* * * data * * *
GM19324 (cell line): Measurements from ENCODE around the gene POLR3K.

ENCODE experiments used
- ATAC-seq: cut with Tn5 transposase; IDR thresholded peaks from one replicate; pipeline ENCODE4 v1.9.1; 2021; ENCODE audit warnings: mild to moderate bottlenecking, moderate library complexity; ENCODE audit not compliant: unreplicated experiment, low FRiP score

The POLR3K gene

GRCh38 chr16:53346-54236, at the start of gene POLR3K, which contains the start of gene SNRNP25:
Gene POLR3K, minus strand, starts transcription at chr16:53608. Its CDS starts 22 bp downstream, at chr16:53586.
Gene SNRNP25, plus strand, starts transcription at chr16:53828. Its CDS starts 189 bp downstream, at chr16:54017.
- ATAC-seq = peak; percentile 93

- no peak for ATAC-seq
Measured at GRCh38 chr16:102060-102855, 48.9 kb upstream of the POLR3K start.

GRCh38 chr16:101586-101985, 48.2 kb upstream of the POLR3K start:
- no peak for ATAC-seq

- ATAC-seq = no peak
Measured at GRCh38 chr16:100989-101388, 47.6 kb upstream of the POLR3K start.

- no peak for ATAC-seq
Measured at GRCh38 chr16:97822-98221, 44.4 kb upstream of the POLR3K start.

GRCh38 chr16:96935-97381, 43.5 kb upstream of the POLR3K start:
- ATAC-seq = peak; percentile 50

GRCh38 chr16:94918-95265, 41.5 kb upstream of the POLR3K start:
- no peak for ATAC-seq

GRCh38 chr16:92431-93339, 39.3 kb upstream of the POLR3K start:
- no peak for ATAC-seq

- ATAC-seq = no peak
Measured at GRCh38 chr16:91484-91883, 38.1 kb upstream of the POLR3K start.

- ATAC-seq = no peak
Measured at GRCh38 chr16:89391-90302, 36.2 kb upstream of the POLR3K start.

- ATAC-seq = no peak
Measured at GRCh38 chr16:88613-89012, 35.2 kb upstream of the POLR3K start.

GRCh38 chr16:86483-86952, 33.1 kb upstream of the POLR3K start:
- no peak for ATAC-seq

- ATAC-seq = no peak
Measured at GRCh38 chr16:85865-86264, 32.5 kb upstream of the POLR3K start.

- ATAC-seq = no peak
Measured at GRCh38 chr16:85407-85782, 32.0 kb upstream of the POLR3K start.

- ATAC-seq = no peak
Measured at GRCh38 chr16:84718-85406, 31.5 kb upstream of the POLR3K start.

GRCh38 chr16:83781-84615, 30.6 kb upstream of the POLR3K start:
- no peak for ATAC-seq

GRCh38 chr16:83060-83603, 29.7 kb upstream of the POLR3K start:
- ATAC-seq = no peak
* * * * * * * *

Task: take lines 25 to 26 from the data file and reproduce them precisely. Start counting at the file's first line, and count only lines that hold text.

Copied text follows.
- ATAC-seq = no peak
Measured at GRCh38 chr16:89391-90302, 36.2 kb upstream of the POLR3K start.